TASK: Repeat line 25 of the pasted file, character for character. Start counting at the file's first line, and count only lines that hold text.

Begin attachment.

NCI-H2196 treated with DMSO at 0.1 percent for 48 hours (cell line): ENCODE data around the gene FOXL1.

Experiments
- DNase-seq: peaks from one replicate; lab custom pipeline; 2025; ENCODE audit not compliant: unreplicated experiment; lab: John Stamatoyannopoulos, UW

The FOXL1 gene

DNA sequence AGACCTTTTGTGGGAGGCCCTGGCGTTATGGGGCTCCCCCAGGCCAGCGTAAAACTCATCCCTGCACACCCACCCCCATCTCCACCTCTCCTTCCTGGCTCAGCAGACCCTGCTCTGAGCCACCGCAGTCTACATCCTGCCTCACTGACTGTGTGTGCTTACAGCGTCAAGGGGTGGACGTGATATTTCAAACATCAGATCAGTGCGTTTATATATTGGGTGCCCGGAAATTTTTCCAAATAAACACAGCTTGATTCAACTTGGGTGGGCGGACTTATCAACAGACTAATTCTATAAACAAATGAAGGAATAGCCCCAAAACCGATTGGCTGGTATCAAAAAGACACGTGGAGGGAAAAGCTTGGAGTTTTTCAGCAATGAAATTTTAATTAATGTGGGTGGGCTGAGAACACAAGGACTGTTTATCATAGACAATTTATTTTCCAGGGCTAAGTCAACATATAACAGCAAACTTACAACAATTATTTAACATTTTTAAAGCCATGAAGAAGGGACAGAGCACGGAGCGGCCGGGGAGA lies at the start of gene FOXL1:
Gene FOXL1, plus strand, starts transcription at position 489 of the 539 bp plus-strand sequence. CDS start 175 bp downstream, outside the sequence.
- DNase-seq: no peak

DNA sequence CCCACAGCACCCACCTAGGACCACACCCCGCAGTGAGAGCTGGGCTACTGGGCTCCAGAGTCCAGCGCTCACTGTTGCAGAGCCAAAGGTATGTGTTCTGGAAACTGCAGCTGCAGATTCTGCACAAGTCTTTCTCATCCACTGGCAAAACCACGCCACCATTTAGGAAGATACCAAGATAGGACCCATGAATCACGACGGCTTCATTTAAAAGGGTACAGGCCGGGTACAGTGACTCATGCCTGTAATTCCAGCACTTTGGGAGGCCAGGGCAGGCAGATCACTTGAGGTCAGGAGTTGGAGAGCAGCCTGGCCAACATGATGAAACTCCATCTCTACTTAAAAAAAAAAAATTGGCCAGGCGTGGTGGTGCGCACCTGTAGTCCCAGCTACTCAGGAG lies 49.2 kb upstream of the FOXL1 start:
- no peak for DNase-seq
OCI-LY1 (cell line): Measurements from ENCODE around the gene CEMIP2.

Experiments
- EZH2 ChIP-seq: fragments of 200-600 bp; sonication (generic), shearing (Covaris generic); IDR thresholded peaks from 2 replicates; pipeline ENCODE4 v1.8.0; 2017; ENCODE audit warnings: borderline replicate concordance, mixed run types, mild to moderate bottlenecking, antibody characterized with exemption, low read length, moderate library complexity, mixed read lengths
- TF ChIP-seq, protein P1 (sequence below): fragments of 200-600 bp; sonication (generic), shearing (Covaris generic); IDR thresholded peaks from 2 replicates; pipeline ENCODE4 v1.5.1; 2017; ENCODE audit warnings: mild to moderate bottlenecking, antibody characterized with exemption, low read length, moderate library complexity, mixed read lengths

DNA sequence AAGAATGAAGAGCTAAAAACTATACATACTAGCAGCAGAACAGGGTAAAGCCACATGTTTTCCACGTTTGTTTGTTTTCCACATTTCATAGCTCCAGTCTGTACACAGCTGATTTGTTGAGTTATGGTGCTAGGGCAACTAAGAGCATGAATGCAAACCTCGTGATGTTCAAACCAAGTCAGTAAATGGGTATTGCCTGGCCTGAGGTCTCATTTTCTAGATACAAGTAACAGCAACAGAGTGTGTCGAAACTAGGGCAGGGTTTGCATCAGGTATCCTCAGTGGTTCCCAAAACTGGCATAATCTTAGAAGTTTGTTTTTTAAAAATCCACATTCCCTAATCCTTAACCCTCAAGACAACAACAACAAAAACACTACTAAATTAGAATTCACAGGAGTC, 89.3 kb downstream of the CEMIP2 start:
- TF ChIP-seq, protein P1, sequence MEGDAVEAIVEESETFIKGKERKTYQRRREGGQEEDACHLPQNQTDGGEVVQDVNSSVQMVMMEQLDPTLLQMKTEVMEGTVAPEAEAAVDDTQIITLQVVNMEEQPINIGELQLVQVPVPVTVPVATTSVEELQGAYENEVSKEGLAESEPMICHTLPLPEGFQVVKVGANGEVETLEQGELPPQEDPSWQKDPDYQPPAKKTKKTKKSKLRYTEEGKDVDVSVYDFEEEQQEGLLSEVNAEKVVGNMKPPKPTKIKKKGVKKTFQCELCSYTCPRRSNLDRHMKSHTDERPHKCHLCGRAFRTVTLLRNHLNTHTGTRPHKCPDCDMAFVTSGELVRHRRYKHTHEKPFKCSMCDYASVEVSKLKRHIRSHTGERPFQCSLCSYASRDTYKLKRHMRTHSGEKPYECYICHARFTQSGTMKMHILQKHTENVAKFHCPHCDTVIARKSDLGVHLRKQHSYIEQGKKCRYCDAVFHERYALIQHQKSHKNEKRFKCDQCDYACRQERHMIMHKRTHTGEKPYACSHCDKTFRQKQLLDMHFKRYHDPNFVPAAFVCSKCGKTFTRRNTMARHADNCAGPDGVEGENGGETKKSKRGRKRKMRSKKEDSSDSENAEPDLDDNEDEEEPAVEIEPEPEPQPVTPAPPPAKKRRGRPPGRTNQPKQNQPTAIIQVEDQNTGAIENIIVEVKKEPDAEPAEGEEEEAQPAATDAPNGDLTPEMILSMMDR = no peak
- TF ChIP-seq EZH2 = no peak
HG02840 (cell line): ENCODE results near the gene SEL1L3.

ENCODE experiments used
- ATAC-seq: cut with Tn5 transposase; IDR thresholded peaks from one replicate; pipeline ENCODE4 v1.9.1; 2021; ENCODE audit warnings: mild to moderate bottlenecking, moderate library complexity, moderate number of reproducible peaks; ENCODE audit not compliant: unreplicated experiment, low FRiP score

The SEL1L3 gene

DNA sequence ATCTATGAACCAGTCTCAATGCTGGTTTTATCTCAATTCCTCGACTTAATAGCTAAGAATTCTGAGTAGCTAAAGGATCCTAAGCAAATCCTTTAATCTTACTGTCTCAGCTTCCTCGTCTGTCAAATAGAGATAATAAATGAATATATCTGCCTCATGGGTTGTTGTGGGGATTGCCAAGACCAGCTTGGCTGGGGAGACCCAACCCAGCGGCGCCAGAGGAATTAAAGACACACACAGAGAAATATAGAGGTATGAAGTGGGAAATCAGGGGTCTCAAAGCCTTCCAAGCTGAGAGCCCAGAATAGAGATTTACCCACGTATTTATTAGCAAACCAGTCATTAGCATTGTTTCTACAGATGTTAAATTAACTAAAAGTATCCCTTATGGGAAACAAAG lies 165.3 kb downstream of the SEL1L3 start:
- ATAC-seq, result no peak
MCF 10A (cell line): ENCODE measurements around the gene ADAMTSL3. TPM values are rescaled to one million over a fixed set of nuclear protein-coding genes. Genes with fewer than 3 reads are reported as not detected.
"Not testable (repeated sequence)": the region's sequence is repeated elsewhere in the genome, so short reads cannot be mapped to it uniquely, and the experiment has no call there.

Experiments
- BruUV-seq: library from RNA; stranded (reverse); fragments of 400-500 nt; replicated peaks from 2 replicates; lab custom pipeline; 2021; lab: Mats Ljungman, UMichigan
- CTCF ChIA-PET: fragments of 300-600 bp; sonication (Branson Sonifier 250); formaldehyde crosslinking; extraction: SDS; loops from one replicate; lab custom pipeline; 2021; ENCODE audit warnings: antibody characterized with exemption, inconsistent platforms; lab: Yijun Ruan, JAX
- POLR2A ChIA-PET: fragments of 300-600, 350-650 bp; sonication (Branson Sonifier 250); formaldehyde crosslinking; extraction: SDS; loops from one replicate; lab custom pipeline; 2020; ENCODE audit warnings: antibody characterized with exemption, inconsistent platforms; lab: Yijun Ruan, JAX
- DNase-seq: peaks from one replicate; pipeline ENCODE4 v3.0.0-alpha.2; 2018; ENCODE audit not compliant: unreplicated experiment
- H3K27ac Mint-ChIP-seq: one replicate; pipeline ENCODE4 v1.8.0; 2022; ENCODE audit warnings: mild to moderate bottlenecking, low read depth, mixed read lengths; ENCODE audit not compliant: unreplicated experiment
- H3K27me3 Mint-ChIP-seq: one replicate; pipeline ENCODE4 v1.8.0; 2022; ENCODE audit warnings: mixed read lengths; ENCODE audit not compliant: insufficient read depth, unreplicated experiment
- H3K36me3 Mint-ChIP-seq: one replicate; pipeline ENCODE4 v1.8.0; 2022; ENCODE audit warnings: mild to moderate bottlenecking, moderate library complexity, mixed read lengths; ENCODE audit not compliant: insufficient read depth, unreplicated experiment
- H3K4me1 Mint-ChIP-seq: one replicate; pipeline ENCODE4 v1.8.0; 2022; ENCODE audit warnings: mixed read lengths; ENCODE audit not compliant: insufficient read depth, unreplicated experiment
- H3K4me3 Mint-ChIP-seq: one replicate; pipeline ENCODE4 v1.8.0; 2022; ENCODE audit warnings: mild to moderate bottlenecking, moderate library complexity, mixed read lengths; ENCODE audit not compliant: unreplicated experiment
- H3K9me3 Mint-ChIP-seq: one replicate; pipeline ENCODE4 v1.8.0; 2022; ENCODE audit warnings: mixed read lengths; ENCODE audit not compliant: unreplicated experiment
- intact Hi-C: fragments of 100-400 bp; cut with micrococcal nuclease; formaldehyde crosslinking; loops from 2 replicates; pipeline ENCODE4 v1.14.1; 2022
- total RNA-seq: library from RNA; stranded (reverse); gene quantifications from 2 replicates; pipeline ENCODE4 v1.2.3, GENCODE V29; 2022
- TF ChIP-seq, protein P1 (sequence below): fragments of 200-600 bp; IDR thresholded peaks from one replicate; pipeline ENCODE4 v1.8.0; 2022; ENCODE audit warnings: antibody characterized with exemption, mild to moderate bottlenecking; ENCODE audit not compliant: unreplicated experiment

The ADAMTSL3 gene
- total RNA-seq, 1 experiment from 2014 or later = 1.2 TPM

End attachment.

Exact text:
Experiments